Mary Stewart - Mary I of Scotland - inherited the throne in 1542, when she was 6 days old, and Jams V, her father, was only 30. (His last words are said to have been "come with ane lase, it will pase with ane lase" (it came with a girl, and it will go with a girl) - alluding to the crown, which entered the Stewart family through the marriage of Walter 'the Steward' with Marjorie Bruce, niece of David II, and was about to leave it through his leaving only a daughter.) To keep her safe from the English, she was sent to her mother's country of France. She was married to the Dauphin, Francois; when Henri II died in 1559, she became Queen of France as well as Scotland. When Francois II died the year after, she returned to Scotland, where she, a pious Catholic, became embroiled with the Scottish reformation, particularly John Knox, who wrote The First Blast of the Trumpet Against the Monstrous Regiment [= rule] of Women against Mary & Elizabeth of England. As she was also the heir apparent to the English throne, international politics were involved; and in her absence, the Scottish nobility had taken much power, making domestic politics very difficult. She married her cousin, Henry Stewart, known as Lord Darnley (and officially as King Henry of Scots, though he had no power). Darnley was a weak and impetuous man - "arrogant, vain, and unreliable" (ODNB) - who grew jealous of Mary's secretary, the Italian David Rizzio or Riccio, and joined the conspirators who killed him, in the presence of the pregnant Mary, in 1566. Prince James (I) was born in June; Darnley (the father) in turn was murdered at Kirk o' Field in 1587: there is no evidence for Mary's involvement, In the aftermath, she married one of her nobles, James Hepburn, Earl of Bothwell (1534/5-1578), who may have raped her first. This, with her religion, and refusal to band in reformation with her cousin Elizabeth, aroused the hostility of other nobles in Scotland, and in July 1567, she was effectively deposed in favour of James. She fled to England in 1568, where Elizabeth imprisoned her. Fearing her involvement in the many Catholic plots against her (Mary was always a useful figurehead), Elizabeth had her tried in 1586 and executed in 1587. Mary seems to have been genuinely beautiful, and has always attracted admirers. The doomed Queen of Scots has always been a romantic heroine; the Catholic Mary is seen by many Catholics as a martyr.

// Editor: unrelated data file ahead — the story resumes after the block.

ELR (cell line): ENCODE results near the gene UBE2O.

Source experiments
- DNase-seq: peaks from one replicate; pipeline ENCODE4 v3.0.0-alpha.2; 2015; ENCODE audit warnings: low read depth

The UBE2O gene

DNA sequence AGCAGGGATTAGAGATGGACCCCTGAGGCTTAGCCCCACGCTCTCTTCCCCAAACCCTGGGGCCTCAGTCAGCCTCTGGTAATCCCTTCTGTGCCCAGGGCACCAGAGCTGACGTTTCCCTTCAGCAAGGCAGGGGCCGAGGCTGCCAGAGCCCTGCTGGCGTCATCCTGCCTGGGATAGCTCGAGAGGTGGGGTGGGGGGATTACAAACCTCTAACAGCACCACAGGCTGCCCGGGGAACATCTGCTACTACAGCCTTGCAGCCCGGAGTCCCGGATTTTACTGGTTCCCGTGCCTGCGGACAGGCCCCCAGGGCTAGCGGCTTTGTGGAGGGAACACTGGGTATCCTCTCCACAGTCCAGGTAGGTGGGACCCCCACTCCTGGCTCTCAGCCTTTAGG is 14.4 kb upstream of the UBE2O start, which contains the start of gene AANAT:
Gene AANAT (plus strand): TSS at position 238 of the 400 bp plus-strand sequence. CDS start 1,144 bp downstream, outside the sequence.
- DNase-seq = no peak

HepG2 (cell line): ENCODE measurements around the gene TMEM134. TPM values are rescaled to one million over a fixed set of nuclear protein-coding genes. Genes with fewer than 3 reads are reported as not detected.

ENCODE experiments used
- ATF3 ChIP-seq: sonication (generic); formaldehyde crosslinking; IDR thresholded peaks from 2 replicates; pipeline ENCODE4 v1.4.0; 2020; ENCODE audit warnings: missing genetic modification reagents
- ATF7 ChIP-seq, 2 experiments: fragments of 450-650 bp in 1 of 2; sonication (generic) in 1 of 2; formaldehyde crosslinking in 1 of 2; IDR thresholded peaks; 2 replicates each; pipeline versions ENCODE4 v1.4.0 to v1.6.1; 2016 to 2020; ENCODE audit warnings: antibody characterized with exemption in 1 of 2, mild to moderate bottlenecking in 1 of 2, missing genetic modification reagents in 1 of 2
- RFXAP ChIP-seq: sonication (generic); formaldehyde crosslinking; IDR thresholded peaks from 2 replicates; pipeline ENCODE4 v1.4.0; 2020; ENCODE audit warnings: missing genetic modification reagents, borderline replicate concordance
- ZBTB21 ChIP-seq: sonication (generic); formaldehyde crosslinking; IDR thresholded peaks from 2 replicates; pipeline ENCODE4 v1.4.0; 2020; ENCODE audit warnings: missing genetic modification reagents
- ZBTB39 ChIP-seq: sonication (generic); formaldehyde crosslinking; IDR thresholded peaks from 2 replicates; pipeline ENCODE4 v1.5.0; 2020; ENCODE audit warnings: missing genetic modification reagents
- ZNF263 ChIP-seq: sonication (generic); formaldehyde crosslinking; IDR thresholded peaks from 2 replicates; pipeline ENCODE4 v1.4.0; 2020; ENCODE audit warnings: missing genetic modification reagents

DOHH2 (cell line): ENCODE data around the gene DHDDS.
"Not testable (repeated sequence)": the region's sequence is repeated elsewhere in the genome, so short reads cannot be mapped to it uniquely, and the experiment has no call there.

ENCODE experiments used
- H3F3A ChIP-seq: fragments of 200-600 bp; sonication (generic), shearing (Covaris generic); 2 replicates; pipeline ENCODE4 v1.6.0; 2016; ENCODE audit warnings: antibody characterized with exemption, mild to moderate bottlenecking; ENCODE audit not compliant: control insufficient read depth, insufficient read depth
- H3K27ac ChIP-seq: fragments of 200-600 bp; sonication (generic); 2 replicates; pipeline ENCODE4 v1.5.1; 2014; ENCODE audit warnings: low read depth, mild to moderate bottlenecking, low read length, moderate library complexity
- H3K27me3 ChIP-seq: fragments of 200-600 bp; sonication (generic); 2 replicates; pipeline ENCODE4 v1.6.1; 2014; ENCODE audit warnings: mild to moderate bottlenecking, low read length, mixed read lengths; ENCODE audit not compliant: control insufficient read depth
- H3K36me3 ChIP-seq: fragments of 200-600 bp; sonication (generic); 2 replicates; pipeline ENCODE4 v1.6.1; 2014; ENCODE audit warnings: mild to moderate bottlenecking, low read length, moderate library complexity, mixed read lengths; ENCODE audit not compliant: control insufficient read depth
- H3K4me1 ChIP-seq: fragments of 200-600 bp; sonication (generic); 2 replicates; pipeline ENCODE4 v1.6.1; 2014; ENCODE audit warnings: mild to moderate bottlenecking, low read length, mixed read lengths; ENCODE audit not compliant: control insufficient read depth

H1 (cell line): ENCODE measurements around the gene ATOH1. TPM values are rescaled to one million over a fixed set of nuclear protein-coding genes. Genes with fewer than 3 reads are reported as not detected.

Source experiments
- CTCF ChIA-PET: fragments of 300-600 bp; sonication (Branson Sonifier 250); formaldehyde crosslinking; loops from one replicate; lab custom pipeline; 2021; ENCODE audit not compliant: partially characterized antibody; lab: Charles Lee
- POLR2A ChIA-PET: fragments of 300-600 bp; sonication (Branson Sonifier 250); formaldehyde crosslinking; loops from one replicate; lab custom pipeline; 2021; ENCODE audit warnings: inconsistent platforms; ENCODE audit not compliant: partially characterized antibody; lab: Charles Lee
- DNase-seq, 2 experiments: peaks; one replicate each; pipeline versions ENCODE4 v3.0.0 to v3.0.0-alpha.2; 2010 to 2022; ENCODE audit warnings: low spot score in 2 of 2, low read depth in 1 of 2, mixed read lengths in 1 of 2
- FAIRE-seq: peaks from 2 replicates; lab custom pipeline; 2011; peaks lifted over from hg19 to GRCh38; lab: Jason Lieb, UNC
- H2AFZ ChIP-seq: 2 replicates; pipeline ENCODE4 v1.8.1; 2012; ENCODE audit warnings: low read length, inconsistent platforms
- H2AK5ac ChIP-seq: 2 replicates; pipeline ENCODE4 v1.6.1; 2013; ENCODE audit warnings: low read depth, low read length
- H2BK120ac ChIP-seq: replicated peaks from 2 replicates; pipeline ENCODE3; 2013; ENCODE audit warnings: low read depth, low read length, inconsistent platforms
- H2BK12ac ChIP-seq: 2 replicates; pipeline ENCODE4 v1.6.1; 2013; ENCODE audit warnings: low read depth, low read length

Mary I (of England)